Having seen an unmapped range of mountains in the distance from St. Valentine’s Peak, Hellyer and Fossey led a team towards the northern edge of Tasmania’s central highlands in November 1828. They each carried a fortnight of provisions, bearing twenty-five kilograms each. From Mt. Block, they looked into the fearful river gorges that sliced the ranges in every direction.
A week later, caught in a severe snowstorm on a plateau above the Fury River, Hellyer led his team into the “terrible gully” of its gorge to get shelter. “We saw we were in a worse predicament than ever,” Hellyer penned in his journal. “We made for the horrid ravine as our only refuge.”
They descended some 600 metres the river, camped in buttongrass by its side, roasted a wombat, and slept uneasily. In the morning they escaped onto the plateau by Cradle Mountain. Either Hellyer or Fossey was the first white person to summit this mountain.
But these physical hardships appeared to be nothing compared to the emotional turmoil occurring inside Henry Hellyer’s mind. Hellyer believed he had found good grazing land further north, around Surrey Hills. However, he was wrong: and the Van Diemen’s Land Company incurred great cost attempting to raise sheep and cattle there, and they perished in the winter. In 1832, after a very cold winter, Surrey Hills was “becoming the graves of all the sheep”. Hellyer tried to defend himself; he became oversensitive to criticism; he retreated into himself; and he let melancholy consume him.
There was also a malicious rumour of some kind spread by a convict servant by the name of Harley, who had worked under Hellyer’s supervision previously. Harley had allegedly been a poor worker and was not paid upon the completion of the job. The slander may have been that Hellyer was a homosexual, or that he had been caught masturbating.
In the early hours of September 2, 1832, Henry Hellyer committed suicide.
The Van Diemen’s Land Company was established in London in 1825, and that November an advance party headed for the island.
Their mission was to respond to demands by English manufacturers for better fine wool; raising sheep for wool was considered one of the best hopes for the economies of both New South Wales and Van Diemen’s Land. Around Australia, “large blocks of territory in the colonies” were given to such private enterprises for this purpose.
Edward Curr was in favour of north-western Van Diemen’s Land, which the current Lieutenant-Governor George Arthur had offered “under certain conditions as to the expenditure of capital.” It was unlikely, Curr said, that the relatively unexplored north-west would have a total dearth of good pasture land. Born in Sheffield, England, Curr had travelled to Brazil and then Hobart, where he made acquaintances in high places. He returned to England with his father’s death, published An Account of the Colony of Van Diemen’s Land, Primarily Designed for the Use of Emigrants, and was appointed the chief of the Van Diemen’s Land Company. He was only 27 years of age.
After a difficult voyage, the Cape Packet – bearing the VDL Co. party – arrived in Hobart in March 1826. Aside from Curr, on board was Stephen Adey (superintendent of the land grant); Henry Hellyer (chief surveyor, and architect); Alexander Goldie (agriculturalist); and Joseph Fossey and Clement Lorymer (surveyors).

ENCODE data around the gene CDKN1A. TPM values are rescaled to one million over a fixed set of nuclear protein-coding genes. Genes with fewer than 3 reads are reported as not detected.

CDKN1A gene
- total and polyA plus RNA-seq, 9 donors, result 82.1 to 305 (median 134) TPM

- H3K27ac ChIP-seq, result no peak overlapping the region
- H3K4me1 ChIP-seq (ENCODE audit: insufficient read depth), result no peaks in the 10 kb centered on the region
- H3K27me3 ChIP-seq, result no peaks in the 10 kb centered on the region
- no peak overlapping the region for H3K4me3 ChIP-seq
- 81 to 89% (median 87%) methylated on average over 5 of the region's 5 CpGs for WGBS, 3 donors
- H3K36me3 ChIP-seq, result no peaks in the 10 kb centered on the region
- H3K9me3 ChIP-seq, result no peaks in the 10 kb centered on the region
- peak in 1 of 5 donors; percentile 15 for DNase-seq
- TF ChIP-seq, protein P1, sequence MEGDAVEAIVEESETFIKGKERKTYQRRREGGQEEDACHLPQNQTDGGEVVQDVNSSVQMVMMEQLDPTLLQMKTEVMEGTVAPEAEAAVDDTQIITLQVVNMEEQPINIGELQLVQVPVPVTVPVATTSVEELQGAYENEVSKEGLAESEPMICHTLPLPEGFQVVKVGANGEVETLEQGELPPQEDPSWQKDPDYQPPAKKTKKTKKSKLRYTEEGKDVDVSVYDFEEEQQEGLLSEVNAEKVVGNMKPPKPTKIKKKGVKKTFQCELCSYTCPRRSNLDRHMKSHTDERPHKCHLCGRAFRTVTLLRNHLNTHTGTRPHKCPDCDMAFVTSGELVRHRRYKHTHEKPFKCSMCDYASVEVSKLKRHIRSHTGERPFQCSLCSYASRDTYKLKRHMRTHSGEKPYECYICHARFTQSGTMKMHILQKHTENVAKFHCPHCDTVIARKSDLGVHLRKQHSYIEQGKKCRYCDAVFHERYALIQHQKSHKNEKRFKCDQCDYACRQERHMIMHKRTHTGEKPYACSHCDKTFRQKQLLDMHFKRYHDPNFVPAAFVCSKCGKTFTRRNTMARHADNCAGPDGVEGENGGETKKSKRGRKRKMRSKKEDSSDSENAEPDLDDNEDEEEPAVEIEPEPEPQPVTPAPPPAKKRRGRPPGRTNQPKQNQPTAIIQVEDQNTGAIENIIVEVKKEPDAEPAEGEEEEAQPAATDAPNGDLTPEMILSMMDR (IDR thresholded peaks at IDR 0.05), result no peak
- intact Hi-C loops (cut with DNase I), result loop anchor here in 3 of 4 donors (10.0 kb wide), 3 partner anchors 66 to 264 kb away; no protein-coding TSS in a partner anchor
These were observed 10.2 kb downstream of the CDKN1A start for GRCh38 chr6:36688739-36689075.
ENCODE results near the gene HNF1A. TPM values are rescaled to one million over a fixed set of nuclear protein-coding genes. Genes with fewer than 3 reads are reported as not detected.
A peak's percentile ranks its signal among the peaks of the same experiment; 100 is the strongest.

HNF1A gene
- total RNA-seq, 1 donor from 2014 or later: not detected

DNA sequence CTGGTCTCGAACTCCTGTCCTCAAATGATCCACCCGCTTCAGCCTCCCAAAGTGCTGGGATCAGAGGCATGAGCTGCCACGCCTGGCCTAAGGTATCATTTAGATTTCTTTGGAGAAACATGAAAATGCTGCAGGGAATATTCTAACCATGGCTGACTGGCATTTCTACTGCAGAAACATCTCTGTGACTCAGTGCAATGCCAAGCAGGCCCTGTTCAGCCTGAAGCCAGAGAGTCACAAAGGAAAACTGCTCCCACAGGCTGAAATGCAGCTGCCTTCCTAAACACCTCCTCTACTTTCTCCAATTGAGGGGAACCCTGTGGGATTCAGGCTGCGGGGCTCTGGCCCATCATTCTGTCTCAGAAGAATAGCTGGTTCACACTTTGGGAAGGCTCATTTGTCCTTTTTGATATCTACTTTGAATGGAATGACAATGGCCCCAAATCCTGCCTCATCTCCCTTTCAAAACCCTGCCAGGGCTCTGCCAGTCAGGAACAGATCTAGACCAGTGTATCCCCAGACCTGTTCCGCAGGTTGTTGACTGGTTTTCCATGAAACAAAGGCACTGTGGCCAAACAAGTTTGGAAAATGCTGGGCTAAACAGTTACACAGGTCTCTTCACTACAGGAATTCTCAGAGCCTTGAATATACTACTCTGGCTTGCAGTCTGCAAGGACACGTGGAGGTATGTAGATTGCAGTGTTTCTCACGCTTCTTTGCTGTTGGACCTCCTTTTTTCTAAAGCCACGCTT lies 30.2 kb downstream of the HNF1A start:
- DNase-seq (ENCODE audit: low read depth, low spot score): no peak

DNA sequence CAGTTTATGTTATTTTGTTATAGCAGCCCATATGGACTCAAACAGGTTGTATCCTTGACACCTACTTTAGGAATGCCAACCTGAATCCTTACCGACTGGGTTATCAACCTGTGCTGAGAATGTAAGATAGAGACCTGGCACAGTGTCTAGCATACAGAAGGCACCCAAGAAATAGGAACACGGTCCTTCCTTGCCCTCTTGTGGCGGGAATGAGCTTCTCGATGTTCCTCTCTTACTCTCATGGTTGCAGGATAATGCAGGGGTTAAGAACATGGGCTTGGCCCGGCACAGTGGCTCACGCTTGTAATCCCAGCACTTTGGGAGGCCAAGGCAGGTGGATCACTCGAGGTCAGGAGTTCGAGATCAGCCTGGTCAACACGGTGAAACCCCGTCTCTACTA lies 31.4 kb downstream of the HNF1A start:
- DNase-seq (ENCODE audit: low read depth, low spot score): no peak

The land allotted by the Lieutenant-Governor had been limited due to his wish to maintain the freedom of further settlement for Vandemonian farmers. Curr was not satisfied with this (there was a run-in with a farmer named Smith, on the Rubicon River, who had settled on what Curr believed was VDL Co. land), but sent his surveyors off on numerous journeys into the hinterland of north-western Van Diemen’s Land. This included journeys along the north coast between Port Sorell and Cape Grim, down the west coast to the Pieman River, and into the mountainous area around Cradle Mountain.
The surveyors Hellyer, Lorymer and Fossey (and their convict companions) were the first Europeans to visit and name some of these places. Much of it was rainforest or wet sclerophyll forest, with dense undergrowth; the journeys were taken throughout the winter, in wet and cold, and in completely foreign conditions to these surveyors newly-arrived from England.
From a commercial perspective, the journeys were ultimately futile. The only land, more or less, suitable for grazing sheep was around Circular Head, now the town of Stanley.
Here Edward Curr laid the first stone of his house ‘Highfield’, designed by Henry Hellyer. Vivienne Rae-Ellis says that the Tasmanian woman Trugernanna was present, along with other Aboriginals from Van Diemen’s Land and New South Wales, with George Augustus Robinson, the missionary-diplomat whose ‘Friendly Mission’ had begun.
Another possible site for raising sheep was proposed at Cape Grim, rated as “good sheep land” by Joseph Fossey. Here, the Van Diemen’s Land Company (described as "the nation's largest dairy" nowadays) still has its headquarters – it is in the process of being taken over by a Chinese consortium, making national headlines.
Edward Curr of the Van Diemen’s Land Company was given the authority as the only official in the north-west. In the meantime, of course, there were others there: the Aboriginal bands of the north-west, who moved seasonally between the coastline and its offshore islands, into the hunting grounds of the Hampshire and Surrey Hills. They collected swan and duck eggs in the river mouths and lagoons in spring, and went in for mutton-birding and sealing in summer. This was their economy: it was in conflict with the VDL Co.’s economic strategy, which had the tacit support of the official British-controlled regime of the island.